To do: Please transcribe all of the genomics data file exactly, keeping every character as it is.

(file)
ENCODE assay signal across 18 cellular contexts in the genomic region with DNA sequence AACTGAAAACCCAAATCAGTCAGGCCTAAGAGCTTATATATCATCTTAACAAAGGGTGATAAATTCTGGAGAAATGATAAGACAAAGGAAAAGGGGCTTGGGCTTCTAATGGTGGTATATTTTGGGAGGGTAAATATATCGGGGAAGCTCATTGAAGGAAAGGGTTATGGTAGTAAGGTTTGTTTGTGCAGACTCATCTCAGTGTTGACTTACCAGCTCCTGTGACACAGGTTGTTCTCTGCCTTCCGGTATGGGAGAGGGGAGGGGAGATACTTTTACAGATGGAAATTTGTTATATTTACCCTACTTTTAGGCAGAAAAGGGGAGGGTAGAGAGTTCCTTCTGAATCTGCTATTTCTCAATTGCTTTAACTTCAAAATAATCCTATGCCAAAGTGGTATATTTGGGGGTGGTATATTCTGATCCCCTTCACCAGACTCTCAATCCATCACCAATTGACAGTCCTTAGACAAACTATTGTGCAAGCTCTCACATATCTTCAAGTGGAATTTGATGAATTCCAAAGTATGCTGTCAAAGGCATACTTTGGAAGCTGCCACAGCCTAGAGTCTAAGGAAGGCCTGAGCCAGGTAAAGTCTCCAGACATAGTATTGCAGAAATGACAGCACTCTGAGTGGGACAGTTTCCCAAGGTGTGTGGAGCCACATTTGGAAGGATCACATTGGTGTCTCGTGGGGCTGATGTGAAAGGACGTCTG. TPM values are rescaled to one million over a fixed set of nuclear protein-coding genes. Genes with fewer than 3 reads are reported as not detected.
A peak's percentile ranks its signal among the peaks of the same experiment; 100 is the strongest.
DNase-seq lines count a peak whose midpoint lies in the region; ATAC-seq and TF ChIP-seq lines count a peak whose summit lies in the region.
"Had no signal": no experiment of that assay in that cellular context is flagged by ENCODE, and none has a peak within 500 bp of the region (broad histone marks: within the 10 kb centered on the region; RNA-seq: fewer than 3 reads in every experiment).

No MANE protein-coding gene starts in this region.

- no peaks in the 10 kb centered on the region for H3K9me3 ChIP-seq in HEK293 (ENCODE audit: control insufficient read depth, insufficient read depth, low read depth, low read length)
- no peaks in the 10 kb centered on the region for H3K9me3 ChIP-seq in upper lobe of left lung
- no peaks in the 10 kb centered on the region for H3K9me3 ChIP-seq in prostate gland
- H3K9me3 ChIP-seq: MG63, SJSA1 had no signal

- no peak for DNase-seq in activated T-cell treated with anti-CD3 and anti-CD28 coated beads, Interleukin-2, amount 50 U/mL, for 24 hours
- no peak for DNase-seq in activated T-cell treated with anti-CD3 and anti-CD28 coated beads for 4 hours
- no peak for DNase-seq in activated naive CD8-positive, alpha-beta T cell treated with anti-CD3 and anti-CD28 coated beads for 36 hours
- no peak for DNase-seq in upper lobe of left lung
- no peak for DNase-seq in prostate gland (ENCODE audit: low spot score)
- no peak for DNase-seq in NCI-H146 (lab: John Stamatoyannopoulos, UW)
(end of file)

ENCODE assay signal across 18 cellular contexts in the genomic region with DNA sequence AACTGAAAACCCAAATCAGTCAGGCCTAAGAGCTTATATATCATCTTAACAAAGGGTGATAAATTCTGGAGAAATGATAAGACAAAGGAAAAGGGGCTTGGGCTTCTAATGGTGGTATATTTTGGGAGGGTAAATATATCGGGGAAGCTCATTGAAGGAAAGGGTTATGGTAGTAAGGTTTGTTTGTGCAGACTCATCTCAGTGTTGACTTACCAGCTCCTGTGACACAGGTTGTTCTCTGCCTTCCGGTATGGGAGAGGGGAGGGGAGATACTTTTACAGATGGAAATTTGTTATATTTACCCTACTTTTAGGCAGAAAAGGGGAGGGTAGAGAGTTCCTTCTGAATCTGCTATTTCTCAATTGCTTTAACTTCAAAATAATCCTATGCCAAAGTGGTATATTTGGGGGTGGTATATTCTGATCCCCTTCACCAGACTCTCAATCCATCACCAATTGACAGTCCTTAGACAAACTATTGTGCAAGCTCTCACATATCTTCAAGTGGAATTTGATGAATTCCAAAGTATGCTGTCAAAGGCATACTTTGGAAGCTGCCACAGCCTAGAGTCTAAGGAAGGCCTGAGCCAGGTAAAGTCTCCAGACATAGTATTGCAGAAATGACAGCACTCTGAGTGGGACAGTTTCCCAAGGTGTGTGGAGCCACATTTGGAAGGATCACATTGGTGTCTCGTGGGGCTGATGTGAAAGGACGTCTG. TPM values are rescaled to one million over a fixed set of nuclear protein-coding genes. Genes with fewer than 3 reads are reported as not detected.
A peak's percentile ranks its signal among the peaks of the same experiment; 100 is the strongest.
DNase-seq lines count a peak whose midpoint lies in the region; ATAC-seq and TF ChIP-seq lines count a peak whose summit lies in the region.
"Had no signal": no experiment of that assay in that cellular context is flagged by ENCODE, and none has a peak within 500 bp of the region (broad histone marks: within the 10 kb centered on the region; RNA-seq: fewer than 3 reads in every experiment).

No MANE protein-coding gene starts in this region.

- no peaks in the 10 kb centered on the region for H3K9me3 ChIP-seq in HEK293 (ENCODE audit: control insufficient read depth, insufficient read depth, low read depth, low read length)
- no peaks in the 10 kb centered on the region for H3K9me3 ChIP-seq in upper lobe of left lung
- no peaks in the 10 kb centered on the region for H3K9me3 ChIP-seq in prostate gland
- H3K9me3 ChIP-seq: MG63, SJSA1 had no signal

- no peak for DNase-seq in activated T-cell treated with anti-CD3 and anti-CD28 coated beads, Interleukin-2, amount 50 U/mL, for 24 hours
- no peak for DNase-seq in activated T-cell treated with anti-CD3 and anti-CD28 coated beads for 4 hours
- no peak for DNase-seq in activated naive CD8-positive, alpha-beta T cell treated with anti-CD3 and anti-CD28 coated beads for 36 hours
- no peak for DNase-seq in upper lobe of left lung
- no peak for DNase-seq in prostate gland (ENCODE audit: low spot score)
- no peak for DNase-seq in NCI-H146 (lab: John Stamatoyannopoulos, UW)